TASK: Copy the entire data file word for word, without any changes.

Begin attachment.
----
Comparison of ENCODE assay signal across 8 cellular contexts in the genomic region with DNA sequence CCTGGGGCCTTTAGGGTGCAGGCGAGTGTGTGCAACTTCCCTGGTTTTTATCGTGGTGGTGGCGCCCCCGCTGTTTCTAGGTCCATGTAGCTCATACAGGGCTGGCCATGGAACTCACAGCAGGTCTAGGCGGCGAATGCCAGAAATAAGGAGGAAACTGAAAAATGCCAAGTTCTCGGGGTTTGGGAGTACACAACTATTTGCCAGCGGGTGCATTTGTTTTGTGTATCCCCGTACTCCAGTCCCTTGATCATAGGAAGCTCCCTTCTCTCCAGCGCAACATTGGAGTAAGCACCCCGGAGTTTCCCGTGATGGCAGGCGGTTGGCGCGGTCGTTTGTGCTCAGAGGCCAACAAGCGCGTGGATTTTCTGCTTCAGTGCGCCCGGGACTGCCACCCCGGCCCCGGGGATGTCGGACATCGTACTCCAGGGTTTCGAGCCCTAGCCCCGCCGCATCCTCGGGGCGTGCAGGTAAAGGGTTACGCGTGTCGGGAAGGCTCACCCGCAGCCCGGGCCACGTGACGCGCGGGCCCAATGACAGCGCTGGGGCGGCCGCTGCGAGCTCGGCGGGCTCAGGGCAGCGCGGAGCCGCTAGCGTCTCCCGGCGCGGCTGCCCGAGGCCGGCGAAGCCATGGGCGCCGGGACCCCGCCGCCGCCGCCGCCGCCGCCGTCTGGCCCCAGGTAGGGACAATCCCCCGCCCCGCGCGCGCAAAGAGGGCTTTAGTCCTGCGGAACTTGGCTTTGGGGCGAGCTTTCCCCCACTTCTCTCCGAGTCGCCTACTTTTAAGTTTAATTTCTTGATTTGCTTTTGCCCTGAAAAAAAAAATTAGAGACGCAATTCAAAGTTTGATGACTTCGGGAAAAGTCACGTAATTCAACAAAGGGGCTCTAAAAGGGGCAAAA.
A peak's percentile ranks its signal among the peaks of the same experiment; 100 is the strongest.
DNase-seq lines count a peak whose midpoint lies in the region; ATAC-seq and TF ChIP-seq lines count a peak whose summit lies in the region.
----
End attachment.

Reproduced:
Comparison of ENCODE assay signal across 8 cellular contexts in the genomic region with DNA sequence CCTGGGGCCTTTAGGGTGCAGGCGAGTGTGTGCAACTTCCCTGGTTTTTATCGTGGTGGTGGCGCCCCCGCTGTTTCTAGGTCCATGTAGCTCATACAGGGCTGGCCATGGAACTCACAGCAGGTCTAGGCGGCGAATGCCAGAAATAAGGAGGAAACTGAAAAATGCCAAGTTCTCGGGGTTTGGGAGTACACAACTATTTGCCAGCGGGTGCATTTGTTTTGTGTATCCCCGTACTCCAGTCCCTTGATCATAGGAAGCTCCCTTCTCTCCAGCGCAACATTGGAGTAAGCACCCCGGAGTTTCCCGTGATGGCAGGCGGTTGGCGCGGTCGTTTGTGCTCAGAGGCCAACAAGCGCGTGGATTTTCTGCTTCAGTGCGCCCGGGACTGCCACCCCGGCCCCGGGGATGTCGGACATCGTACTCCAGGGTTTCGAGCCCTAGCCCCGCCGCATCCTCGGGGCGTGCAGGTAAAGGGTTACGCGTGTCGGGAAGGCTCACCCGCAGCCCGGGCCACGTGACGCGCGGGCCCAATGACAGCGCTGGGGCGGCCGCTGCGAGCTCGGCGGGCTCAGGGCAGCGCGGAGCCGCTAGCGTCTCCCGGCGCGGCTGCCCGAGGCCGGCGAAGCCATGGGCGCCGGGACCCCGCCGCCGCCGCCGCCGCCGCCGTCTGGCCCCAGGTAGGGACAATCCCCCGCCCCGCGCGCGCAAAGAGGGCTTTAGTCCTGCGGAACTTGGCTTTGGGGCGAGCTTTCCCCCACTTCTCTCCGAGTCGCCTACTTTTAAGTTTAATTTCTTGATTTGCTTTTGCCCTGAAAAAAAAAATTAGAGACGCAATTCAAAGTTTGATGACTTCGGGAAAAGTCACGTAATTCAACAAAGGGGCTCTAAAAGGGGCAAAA.
A peak's percentile ranks its signal among the peaks of the same experiment; 100 is the strongest.
DNase-seq lines count a peak whose midpoint lies in the region; ATAC-seq and TF ChIP-seq lines count a peak whose summit lies in the region.